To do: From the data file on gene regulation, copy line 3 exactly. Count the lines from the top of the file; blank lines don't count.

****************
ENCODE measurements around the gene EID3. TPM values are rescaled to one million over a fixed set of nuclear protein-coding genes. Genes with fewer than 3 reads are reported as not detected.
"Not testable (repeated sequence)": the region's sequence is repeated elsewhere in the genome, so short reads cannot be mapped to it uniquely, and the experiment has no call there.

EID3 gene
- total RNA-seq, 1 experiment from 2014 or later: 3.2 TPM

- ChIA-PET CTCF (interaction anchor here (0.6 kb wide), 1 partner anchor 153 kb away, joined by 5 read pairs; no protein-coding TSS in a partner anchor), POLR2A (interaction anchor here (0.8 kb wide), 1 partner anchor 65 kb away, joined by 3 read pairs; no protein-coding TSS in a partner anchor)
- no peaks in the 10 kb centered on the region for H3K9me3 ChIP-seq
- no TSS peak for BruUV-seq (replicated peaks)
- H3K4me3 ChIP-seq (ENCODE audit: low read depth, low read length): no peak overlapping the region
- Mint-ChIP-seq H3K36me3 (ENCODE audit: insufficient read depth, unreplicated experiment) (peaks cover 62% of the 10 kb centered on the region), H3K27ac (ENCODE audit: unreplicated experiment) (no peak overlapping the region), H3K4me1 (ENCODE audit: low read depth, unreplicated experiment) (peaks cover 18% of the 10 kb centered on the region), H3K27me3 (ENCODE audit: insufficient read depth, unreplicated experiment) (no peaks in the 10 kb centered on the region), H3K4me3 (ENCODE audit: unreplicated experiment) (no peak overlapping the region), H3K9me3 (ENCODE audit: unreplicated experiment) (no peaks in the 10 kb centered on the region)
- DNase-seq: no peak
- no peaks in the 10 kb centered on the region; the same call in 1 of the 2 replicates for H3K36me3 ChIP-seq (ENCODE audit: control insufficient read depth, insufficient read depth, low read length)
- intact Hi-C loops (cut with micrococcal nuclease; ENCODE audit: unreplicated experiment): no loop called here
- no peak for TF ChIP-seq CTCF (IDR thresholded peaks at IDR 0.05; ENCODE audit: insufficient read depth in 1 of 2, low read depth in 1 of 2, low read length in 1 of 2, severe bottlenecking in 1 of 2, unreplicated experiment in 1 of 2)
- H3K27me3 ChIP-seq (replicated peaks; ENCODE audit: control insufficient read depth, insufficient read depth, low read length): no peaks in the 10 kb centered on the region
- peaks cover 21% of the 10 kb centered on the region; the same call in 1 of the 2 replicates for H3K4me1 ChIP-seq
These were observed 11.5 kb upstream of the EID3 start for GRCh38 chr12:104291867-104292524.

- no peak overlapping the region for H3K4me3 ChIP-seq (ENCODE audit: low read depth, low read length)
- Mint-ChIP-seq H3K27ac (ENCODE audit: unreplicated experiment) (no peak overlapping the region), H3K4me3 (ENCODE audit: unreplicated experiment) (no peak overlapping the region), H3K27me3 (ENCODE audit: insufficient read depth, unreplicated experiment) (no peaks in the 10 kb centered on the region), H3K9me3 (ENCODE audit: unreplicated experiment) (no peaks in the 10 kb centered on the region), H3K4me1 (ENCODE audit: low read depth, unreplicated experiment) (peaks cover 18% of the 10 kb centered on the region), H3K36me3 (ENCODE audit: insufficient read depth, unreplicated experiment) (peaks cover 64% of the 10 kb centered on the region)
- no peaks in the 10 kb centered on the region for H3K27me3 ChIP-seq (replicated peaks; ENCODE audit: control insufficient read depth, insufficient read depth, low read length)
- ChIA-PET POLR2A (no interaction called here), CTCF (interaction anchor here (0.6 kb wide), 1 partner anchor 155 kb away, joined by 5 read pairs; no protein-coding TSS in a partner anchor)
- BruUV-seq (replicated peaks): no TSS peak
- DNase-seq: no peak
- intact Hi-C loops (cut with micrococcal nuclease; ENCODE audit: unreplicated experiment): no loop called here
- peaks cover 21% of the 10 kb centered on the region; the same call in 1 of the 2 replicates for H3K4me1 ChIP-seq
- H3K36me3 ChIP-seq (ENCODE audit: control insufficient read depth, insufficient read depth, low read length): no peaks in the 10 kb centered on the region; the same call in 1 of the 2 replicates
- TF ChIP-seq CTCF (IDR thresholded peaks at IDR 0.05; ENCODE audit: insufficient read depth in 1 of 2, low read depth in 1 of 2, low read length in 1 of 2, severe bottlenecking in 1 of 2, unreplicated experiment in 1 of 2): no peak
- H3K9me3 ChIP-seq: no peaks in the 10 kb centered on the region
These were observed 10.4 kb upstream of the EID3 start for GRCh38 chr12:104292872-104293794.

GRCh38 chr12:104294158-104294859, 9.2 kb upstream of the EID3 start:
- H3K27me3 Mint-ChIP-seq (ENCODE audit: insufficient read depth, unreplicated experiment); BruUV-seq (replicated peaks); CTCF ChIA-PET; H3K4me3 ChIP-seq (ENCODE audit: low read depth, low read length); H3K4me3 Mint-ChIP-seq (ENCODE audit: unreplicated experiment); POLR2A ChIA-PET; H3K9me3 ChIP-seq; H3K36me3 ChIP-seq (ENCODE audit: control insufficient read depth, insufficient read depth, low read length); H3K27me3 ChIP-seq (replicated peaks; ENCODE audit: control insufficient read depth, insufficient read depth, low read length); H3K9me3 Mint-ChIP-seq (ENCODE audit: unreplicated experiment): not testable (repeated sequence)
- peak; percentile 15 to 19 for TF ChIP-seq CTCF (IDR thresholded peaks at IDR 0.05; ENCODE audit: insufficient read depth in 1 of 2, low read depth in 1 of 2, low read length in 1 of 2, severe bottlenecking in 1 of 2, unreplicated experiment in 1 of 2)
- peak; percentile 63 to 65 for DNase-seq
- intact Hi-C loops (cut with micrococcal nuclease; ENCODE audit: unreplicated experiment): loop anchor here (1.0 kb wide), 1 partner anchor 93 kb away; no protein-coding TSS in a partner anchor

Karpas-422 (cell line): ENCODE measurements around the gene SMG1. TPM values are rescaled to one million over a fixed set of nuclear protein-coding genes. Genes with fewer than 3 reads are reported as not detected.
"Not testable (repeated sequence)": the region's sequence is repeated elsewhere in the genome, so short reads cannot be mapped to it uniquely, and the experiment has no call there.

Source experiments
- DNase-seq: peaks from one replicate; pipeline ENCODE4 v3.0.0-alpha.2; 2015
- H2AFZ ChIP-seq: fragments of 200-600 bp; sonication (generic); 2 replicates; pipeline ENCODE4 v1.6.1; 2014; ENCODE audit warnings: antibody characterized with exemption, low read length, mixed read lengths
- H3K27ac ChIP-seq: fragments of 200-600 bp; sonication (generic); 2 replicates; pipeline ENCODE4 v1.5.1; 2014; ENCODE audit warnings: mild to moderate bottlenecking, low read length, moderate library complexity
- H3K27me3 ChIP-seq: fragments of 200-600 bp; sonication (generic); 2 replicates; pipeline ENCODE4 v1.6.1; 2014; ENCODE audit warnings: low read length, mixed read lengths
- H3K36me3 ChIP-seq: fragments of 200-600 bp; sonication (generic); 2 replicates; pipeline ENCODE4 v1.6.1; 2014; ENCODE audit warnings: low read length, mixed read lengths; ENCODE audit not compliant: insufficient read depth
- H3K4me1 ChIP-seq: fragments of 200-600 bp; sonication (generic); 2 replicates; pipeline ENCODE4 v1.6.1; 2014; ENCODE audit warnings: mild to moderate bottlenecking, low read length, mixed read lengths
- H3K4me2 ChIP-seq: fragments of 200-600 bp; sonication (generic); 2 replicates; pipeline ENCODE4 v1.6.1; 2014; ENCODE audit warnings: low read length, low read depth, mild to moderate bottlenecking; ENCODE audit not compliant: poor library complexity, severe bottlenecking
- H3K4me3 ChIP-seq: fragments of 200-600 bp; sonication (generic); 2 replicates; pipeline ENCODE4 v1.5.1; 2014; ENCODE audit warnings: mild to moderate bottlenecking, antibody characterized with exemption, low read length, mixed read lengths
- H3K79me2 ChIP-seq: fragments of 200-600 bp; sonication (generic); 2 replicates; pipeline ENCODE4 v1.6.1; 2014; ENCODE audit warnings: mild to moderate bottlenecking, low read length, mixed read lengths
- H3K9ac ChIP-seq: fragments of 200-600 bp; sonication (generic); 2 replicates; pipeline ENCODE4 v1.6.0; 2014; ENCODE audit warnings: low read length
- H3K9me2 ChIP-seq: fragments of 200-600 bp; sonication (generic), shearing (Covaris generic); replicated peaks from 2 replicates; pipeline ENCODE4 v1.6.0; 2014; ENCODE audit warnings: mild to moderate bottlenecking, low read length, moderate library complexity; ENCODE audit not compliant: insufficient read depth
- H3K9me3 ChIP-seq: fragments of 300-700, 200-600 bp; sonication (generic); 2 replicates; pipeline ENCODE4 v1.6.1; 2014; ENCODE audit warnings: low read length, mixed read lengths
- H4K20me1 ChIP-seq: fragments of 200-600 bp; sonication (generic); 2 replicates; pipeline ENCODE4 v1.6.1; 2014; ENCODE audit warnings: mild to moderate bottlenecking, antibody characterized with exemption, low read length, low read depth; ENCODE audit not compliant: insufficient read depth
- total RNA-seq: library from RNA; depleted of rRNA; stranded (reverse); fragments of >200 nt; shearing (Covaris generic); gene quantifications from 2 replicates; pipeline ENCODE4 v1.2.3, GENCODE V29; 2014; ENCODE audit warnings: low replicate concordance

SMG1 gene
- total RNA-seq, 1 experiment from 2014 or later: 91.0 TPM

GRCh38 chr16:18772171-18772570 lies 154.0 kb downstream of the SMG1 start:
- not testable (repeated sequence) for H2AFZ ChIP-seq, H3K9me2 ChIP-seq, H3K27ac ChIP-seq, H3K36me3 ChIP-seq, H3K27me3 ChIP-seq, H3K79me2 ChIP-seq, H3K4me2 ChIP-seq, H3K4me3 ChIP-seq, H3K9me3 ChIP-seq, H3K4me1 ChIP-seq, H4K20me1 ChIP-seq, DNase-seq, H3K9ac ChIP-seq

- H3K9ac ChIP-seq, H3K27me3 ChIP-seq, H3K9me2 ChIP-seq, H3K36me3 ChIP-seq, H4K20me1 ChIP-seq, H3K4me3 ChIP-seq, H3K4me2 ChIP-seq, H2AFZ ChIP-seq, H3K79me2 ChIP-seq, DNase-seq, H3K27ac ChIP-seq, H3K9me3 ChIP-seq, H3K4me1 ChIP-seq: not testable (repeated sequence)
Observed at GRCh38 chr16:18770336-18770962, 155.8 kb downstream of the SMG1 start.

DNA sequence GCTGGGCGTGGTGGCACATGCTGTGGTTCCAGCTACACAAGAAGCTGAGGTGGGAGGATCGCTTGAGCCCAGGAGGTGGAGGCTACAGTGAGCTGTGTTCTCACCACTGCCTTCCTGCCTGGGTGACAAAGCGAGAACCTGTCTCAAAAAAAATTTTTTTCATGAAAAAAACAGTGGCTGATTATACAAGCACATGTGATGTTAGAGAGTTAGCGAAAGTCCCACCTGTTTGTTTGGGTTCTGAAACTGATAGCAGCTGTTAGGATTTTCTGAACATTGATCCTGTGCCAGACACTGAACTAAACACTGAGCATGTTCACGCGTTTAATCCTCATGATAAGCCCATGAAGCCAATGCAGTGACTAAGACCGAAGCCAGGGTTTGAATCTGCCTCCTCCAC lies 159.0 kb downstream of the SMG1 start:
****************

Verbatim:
EID3 gene